Businesses approach data conversion projects with apprehension, and perhaps rightfully so. But the Practicing IT Project Manager, Dave Gordon, has written a new book aimed at demystifying data conversion for all roles involved. We interviewed Dave about his book and his reliable, repeatable process for data conversion. Here’s what he had to say.
AITS: Your book, The Data Conversion Cycle, describes a generalized approach to data conversion that can be applied by nearly anyone involved in maintaining data records. Can you briefly discuss the steps that compose the data conversion cycle?
Dave Gordon: The first step is to define the scope of the conversion—in other words, what record types and range of records will be moved from the current system of record to the target system that will replace it. This step is normally only done once, unless the overall scope of the project changes.
Once the team has a finite list of record types to move, they can map the legacy record types to the record types in the target system. Note that this usually involves transforming the representation of the data in some of the legacy system record fields, so it can be accepted by the target system. One of the points that I make in the book is that data assumes the shape of its container, so you will likely need to change the values stored in fields such as status codes and possibly make other abstractions.
Next, it is necessary to develop the processes that will extract the data from the legacy system. This might involve database queries, reports, or even programs, but the goal is to create a set of processes that can be run repeatedly, as needed. The field value transformations are made in these processes, so it is important to include a means to identify unexpected values or combinations in the logs.
When they are ready, the team can make a static copy of the production system and run the extraction processes. Never run the extraction processes against production, as records are constantly being added and updated. You won’t be able get the same results twice, and in fact you may not be able to get a usable set of extracted data, if related records are out of sync.
Once the extracted and transformed records are available, they can be loaded to a candidate version of the target system and finally validated against the source. It is important to capture all the errors and rejections so you can update the mapping and transformations, extraction processes, and even make corrections to records in production.
These steps are iterated as often as necessary, based on the project needs for design, development, testing, and the eventual cutover to the target system.
AITS: Which stage in the data conversion cycle incurs the most risk, and why is that?
Gordon: Developing the legacy system extraction processes tends to be the riskiest, because it involves a lot of logical transformations that may not be completely understood. The wise development manager works closely with the database administrators who run the load processes and the data custodians who validate the data loaded to the target system to identify needed corrections before the next iteration.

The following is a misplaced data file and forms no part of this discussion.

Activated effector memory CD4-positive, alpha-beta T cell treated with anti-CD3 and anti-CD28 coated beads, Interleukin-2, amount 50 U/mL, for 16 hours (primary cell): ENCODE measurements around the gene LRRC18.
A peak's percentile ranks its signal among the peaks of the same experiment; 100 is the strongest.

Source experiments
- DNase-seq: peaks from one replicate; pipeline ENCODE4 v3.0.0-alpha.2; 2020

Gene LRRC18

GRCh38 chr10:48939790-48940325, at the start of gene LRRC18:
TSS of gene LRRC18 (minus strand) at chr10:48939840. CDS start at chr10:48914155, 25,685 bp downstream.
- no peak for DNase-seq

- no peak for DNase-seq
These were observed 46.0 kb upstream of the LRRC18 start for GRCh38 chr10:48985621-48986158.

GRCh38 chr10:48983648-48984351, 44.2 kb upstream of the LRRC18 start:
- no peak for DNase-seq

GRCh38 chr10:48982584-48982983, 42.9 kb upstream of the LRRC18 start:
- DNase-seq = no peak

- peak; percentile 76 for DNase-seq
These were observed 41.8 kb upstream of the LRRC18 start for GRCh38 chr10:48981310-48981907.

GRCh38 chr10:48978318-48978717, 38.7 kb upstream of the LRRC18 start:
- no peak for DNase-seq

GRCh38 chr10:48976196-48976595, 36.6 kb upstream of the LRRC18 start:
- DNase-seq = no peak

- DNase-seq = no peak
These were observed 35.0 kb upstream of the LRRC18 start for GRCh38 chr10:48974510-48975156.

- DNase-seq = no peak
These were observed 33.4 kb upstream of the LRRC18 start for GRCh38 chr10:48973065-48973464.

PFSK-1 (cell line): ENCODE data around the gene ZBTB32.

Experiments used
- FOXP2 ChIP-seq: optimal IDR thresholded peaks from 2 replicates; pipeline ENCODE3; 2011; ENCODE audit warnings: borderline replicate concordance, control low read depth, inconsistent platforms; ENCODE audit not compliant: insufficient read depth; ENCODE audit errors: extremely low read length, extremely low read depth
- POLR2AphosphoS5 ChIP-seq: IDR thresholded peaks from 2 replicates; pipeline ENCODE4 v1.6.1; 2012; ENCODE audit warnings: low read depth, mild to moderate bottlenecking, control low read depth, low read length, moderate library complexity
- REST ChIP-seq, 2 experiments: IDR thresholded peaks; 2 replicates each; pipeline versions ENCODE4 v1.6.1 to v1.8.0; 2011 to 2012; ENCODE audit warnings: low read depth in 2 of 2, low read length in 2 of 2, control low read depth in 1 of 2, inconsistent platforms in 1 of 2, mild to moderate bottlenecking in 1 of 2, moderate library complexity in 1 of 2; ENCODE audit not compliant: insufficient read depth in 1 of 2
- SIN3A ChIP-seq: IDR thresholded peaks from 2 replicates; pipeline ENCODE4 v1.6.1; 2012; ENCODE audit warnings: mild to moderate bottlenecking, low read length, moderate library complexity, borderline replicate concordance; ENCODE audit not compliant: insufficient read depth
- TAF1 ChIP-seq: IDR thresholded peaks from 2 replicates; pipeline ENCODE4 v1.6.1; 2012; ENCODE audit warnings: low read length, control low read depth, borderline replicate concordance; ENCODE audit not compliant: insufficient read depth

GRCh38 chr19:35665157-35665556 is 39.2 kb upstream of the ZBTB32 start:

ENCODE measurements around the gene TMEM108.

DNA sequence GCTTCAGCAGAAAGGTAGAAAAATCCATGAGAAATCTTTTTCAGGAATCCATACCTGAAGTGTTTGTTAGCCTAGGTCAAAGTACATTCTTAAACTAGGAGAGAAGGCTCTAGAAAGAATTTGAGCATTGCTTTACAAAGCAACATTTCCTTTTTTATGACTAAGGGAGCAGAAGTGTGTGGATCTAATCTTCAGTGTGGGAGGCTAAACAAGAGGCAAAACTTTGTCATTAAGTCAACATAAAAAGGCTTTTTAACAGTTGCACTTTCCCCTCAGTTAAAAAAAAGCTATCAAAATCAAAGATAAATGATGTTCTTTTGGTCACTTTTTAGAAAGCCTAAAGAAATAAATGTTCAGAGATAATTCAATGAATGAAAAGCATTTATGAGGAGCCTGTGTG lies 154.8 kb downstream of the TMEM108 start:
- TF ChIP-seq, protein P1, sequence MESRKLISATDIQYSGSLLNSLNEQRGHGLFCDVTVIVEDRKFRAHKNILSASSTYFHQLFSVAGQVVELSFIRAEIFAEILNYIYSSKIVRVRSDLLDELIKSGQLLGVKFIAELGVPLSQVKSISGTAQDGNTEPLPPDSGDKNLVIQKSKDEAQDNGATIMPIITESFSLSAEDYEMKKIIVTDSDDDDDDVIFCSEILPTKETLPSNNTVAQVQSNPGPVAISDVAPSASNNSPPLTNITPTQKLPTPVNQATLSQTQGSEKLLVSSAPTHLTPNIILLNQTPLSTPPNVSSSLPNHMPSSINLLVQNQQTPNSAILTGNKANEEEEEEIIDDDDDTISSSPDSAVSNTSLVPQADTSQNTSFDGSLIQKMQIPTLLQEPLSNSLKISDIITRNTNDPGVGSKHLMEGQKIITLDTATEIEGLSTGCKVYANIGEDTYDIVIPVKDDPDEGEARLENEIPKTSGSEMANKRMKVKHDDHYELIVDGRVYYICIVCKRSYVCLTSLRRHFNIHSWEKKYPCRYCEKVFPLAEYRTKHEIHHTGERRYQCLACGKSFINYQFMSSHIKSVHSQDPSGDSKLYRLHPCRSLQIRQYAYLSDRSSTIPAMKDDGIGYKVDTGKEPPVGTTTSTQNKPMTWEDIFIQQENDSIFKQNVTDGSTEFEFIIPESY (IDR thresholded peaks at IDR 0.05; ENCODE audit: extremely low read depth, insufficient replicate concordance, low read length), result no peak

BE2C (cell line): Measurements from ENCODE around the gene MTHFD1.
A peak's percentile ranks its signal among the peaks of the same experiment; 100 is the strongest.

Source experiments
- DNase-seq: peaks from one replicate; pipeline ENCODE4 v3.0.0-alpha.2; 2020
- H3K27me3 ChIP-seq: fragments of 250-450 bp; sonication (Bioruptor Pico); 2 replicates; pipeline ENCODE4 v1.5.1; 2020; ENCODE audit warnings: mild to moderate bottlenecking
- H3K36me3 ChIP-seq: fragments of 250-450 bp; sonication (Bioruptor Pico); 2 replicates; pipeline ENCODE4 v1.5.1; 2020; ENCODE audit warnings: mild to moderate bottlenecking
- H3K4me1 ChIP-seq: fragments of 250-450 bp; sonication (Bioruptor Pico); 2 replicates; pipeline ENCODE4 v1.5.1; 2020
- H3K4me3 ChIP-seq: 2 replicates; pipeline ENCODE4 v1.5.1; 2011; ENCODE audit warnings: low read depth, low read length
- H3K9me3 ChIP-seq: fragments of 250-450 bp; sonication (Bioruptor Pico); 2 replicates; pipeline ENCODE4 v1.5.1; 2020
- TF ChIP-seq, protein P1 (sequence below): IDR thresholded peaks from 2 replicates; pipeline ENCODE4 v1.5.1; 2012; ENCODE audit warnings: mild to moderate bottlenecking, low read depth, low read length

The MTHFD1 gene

AITS: In your experience, what is the most common mistake teams make in the data conversion process?
Gordon: I’ve seen many project teams fail to reach agreement with the data custodians on the process for reporting records that need to be corrected in production before the next copy is taken. As a result, they end up dealing with the same rejections, repeatedly. Therefore, I highly recommend that the data custodians work to clean up the legacy system records in production before the project even begins. I’ve also seen teams try to extract directly from production, and learn the hard way why they should always work with a static copy. And of course, I’ve seen problems noted in the extraction, load, and validation steps that never get fed back to the developers of the extraction processes.
AITS: Is there any one aspect of data conversion that is actually less complex than people might imagine? Likewise, is there any particular aspect that is significantly more complex than people might expect?
Gordon: The loading process is usually well-understood for modern enterprise software systems, so it tends to be less of a complicating factor. But incorporating the needed mappings and transformations into the extraction processes is usually a lot harder than the team expects.
AITS: Until now, very few have written at book length on the subject of data conversion—in spite of its growing importance. Why do you suppose that is, and what do you hope to change with this book?
Gordon: I suspect that most experienced IT managers believe every conversion is different, which is true. When I was preparing to write this book, I only found one other book on the subject, from 2005. However, following an iterative process that everyone on the team from business SMEs to programmers understands, and with everyone using the same vocabulary to talk about what they’re doing, can make the project a lot more manageable.
AITS: Are you planning to write another book?
Gordon: I’m taking notes for a book that will help people who don’t normally manage projects lead small teams to accomplish small-scope projects on a short timeline. The working title is, “Managing Itty-Bitty Projects Using Excel: A guide for smart people who need to know how.”
I also have two fiction books in first draft, and an advanced draft of the second edition of my book, “Microsoft Project Hacks.” All coming soon to a Kindle near you!
You can’t say I haven’t been warned! Thanks for you time, Dave!
The Data Conversion Cycle is available on Amazon in print and for Kindle.
Dave Gordon is also a member of the AITS Blogging Alliance.